Anton Chekhov, the famous 19th century Russian playwright, was a master of subtext. He was able to express meaning without simply stating things outright, yet this gift did not always result in very exciting plays. However, the University of Calgary’s drama department is taking a different approach to Chekhov’s work, one that blends the subtext of the original with modern day sensibilities to create an entirely new incarnation of The Seagull.
Showing from Feb. 12–23 at the University Theatre, The Seagull is an adaptation of Chekhov’s 1895 play. As with most of Chekhov’s work, the play focuses on its cast of eccentric characters as they work through a host of social issues in a way that is both tragic and comedic.
“You’re not going to get a play more play-like than The Seagull,” says U of C drama student and The Seagull actor Jonathan Molinski, “but our performance is not traditional Chekhov.”
A benefit of this non-traditional approach means that there is no set time period restraining the U of C’s adaptation of The Seagull. Chekhov’s references to 19th century art and music are replaced by songs from The Beatles and Frank Sinatra, and the setting has been made more ambiguous and not as specifically Russian as the original. These changes were made to ensure that the play remains relevant to a modern Canadian audience.
“There are parts of [19th century] Russian culture that we wouldn’t understand,” explains Molinski.
This modern revamp is not the only draw for theatre-lovers, however — the strong ensemble of characters is a crucial part of the play. The desire to be loved is a pressing theme throughout all of Chekhov’s work, one that each actor will bring to life through the characters’ intense longings. The cast features many drama department students in their senior level of acting who are about to emerge into Calgary’s acting community, including Sheena Olsen, Noah Herbst-Aylesworth, Megan Owen and Filsan Dualeh.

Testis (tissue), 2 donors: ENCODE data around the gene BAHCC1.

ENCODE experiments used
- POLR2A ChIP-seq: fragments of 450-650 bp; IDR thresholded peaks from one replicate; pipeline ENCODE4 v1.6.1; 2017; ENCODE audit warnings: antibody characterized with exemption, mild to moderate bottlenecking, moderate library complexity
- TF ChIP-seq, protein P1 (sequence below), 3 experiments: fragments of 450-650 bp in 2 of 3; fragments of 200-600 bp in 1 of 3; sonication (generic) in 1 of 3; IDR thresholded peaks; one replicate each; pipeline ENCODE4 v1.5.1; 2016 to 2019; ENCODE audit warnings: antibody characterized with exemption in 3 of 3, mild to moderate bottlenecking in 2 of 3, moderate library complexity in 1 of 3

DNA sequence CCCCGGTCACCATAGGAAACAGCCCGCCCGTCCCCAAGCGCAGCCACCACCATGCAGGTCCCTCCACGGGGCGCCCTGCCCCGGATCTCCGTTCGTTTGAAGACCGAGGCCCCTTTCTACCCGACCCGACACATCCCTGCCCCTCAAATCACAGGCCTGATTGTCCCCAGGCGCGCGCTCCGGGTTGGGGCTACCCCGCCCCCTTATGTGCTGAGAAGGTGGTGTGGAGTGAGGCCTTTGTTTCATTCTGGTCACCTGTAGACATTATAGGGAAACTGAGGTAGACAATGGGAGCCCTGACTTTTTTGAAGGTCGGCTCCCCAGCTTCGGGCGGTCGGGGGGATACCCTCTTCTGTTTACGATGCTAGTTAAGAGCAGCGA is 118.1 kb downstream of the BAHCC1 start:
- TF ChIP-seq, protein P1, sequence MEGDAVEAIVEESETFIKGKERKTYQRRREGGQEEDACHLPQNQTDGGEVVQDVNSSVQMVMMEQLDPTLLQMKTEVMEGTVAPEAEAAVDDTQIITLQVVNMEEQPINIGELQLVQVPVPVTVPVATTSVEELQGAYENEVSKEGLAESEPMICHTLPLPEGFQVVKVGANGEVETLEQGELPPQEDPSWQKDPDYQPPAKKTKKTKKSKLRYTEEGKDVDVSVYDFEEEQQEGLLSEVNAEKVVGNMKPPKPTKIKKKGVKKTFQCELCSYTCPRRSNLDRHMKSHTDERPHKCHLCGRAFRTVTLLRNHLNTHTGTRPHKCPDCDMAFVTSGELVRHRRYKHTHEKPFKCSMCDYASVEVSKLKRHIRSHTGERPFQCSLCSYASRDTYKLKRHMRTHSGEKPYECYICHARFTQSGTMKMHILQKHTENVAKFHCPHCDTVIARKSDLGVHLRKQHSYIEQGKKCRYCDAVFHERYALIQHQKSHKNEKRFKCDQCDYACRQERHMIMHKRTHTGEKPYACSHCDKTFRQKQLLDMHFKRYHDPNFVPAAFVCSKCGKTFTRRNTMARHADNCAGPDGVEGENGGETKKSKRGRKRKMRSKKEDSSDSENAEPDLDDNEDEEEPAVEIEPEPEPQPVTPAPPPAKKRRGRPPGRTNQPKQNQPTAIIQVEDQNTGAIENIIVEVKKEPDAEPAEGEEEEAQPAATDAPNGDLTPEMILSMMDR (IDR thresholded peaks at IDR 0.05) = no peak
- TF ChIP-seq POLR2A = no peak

“What makes it a good play is the characters, not the plot,” says Molinski. “It is about relationships — the relationships of family, bringing in new relations to the family as well — but it’s also about the relationship an artist has to their art.”
Molinski plays the character of Konstantin, a playwright looking to influence and change the face of art who finds himself struggling with how to present his plays.
“Konstantin is always focused on his relationship to art and trying to create new forms whereas his mother is just all static from his point of view,” says Molinski. “Because of that, their relationship is strained — it makes him seem broken.”
Konstantin’s mother Arkadina, played by U of C student Hodan Dualeh, is a revered actress. Molinski notes that Konstantin struggles with his mother Arkadina for many reasons other than their differing views on art.
“Arkadina is a fading actress who had her heyday,” explains Molinski. “To everyone else she is amazing, but Konstantin finds her a tragedy.”
When Arkadina, struggling with her fading appearance and career, returns home, the cast of characters is ecstatic to see their beloved relative and friend. It is Arkadina, however, who disturbs the quiet peace of her hometown by introducing a newcomer, a famous author. Unfortunately for Konstantin, things only get worse as the play progresses as the newcomer complicates all of his relationships. The interaction between every member of the sizable cast as they muddle through creating, maintaining and destroying their relationships and happiness is an emotional trip. It is a story that is achingly human, and is very relatable for any audience member.
U of C students can see The Seagull for free through the Claim Your Seat Program simply by displaying their UCID at the theatre’s box office. This is certainly a play that is not worth missing because of its mix of Chekhov’s brilliant use of subtext and the inventiveness of the U of C’s drama department.